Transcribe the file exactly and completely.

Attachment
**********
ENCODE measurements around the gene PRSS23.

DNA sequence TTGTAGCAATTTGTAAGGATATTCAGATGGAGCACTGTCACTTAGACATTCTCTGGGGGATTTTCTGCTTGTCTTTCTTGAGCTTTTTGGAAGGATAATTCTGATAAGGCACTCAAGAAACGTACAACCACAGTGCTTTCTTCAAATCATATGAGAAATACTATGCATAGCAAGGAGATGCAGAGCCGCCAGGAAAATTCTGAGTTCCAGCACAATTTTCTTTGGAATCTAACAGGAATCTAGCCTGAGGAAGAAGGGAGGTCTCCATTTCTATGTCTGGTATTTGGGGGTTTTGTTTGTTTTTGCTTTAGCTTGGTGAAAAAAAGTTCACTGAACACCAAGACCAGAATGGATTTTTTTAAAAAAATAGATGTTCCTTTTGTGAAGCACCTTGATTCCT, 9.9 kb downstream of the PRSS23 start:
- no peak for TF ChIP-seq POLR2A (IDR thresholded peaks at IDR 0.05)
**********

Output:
ENCODE measurements around the gene PRSS23.

DNA sequence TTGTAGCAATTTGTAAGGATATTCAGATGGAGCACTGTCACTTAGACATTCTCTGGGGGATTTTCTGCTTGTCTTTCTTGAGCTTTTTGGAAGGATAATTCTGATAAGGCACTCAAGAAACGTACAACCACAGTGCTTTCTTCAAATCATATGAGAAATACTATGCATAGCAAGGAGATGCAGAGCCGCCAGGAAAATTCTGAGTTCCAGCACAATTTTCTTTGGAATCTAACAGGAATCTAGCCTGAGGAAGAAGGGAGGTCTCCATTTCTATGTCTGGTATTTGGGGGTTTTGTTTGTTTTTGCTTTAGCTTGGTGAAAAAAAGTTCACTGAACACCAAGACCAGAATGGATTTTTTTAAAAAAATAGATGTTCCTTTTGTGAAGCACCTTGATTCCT, 9.9 kb downstream of the PRSS23 start:
- no peak for TF ChIP-seq POLR2A (IDR thresholded peaks at IDR 0.05)